The Works of Charles and Mary Lamb — Volume 3 eBook

This eBook from the Gutenberg Project consists of approximately 613 pages of information about The Works of Charles and Mary Lamb Volume 3.

I must own that the music had that effect on miss Lesley as to render these lectures less necessary, which I will explain to you; but, first, let me assure you that lady Harriot was by no means in the habit of saying these kind of things.  It was almost a solitary instance.  I could give you a thousand instances the very reverse of this, in her as well as in sir Edward.  How kindly, how frequently, would they remind me, that to me alone it was owing that they ever knew their child! calling the day on which I was a petitioner for the admittance of Ann into the house, the blessed birthday of their generous girl.

Neither dancing, nor any foolish lectures could do much for miss Lesley, she remained wanting in gracefulness of carriage; but all that is usually attributed to dancing, music effected.  When she was sitting before the instrument, a resemblance to her mother became apparent to every eye.  Her attitudes and the expression of her countenance were the very same.  This soon followed her into every thing; all was ease and natural grace; for the music, and with it the idea of lady Harriot, was always in her thoughts.  It was a pretty sight to see the daily improvement in her person, even to me, poor envious girl that I was.

Soon after lady Harriot had hurt me by calling my little efforts to improve her daughter trifling, she made me large amends in a very kind and most unreserved conversation that she held with me.

She told me all the struggles she had had at first to feel a maternal tenderness for her daughter; and she frankly confessed that she had now gained so much on her affections, that she feared she had too much neglected the solemn promise she had made me, Never to forget how long she had loved me as her child.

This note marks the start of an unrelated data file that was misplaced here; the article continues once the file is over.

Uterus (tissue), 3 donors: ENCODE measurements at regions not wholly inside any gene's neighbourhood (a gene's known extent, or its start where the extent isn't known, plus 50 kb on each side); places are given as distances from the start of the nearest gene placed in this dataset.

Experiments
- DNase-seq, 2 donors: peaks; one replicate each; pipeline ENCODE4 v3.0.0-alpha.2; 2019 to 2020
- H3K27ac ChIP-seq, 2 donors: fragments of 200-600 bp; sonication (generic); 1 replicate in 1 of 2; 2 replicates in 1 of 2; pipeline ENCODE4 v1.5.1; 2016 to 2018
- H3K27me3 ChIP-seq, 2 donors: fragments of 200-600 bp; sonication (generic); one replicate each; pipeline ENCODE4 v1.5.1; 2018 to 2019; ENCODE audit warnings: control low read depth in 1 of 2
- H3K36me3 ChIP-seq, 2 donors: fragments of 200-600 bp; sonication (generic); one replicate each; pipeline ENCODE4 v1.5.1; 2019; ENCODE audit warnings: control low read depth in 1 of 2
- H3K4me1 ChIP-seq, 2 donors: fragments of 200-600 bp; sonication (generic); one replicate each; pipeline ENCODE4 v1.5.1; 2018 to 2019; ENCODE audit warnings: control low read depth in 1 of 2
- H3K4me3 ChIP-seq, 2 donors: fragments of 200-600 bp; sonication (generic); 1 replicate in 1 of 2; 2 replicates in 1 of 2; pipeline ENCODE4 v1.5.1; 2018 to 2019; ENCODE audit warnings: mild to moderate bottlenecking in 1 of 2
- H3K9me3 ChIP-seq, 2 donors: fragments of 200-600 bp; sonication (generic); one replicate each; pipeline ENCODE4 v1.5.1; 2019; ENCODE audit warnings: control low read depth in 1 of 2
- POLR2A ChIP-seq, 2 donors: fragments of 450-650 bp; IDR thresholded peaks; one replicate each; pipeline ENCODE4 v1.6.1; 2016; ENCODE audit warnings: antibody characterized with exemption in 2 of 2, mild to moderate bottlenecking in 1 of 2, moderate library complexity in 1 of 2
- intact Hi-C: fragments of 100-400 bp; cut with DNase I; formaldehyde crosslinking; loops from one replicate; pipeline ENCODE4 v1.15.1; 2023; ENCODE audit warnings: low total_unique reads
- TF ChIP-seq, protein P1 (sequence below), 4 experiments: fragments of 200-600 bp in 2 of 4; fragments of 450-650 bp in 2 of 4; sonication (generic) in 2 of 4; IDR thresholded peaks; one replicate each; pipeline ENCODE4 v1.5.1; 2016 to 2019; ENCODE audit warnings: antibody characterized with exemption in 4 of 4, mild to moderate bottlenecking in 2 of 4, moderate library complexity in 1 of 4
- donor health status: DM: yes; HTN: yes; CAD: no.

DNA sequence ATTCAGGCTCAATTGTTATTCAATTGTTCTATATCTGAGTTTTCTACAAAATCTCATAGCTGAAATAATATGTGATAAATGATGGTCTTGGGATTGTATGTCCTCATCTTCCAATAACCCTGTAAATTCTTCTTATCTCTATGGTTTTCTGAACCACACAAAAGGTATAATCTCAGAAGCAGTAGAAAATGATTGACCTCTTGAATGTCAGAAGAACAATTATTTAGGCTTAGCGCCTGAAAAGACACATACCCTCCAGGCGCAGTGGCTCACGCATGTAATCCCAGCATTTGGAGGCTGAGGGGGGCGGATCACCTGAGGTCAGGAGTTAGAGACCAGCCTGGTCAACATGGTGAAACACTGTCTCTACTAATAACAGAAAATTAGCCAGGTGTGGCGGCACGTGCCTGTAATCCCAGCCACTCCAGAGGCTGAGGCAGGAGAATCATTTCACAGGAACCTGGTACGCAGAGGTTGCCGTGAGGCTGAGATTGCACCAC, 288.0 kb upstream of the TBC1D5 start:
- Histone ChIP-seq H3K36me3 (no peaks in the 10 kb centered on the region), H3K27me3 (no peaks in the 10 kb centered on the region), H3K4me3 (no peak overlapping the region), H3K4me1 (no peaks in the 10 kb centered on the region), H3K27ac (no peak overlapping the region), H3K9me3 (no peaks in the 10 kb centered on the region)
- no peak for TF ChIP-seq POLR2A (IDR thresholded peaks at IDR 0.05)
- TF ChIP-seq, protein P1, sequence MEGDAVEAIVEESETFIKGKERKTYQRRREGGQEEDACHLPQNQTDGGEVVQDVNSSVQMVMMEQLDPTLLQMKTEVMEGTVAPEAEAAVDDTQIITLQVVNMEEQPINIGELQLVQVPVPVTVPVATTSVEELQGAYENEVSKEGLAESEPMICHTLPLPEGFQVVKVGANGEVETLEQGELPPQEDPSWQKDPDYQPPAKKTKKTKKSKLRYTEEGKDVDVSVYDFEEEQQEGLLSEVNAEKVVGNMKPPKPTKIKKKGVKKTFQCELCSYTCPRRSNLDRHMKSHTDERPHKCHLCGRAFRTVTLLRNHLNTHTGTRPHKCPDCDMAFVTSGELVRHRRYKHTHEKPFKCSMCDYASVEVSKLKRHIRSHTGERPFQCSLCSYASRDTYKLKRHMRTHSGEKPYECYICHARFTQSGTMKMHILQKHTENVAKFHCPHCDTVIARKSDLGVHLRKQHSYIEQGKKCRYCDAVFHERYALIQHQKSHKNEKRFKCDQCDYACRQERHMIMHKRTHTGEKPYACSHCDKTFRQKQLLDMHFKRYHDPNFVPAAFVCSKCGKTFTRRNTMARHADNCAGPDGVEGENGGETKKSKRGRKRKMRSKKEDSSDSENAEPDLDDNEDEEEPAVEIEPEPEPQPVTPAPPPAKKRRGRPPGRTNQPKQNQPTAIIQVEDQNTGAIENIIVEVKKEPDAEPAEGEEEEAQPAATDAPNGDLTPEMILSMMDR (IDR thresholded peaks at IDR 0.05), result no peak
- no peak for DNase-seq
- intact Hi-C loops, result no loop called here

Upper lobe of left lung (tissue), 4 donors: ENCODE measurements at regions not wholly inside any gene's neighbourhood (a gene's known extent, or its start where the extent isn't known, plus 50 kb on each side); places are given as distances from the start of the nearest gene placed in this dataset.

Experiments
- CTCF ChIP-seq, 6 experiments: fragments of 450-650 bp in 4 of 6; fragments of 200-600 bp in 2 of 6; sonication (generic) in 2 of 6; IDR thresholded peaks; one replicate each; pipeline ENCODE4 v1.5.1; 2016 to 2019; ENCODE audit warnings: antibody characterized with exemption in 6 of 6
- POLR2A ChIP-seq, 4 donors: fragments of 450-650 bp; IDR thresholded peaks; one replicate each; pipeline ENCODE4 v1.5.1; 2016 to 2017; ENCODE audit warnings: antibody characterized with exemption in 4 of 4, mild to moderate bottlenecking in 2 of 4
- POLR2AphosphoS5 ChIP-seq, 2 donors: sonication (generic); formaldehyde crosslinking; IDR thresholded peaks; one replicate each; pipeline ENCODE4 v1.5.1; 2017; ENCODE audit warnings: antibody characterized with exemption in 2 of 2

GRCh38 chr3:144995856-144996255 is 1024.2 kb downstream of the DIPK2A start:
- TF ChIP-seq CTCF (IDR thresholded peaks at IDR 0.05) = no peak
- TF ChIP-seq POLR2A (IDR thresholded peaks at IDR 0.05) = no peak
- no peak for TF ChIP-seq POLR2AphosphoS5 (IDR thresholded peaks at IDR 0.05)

Encouraged by her returning kindness, I owned how much I had suffered, and ventured to express my fears, that I had hardly courage enough to bear the sight of my former friends, under a new designation, as I must now appear to them, on our removal to London, which was expected to take place in a short time.

A few days after this she told me in the gentlest manner possible, that sir Edward and herself were of opinion it would conduce to my happiness to pass a year or two at school.

I knew that this proposal was kindly intended to spare me the mortifications I so much dreaded; therefore I endeavoured to submit to my hard fate with cheerfulness, and prepared myself, not without reluctance, to quit a mansion which had been the scene of so many enjoyments, and latterly of such very different feelings.

IV

ELINOR FORESTER

(By Mary Lamb)

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The Works of Charles and Mary Lamb — Volume 3 from Project Gutenberg. Public domain.
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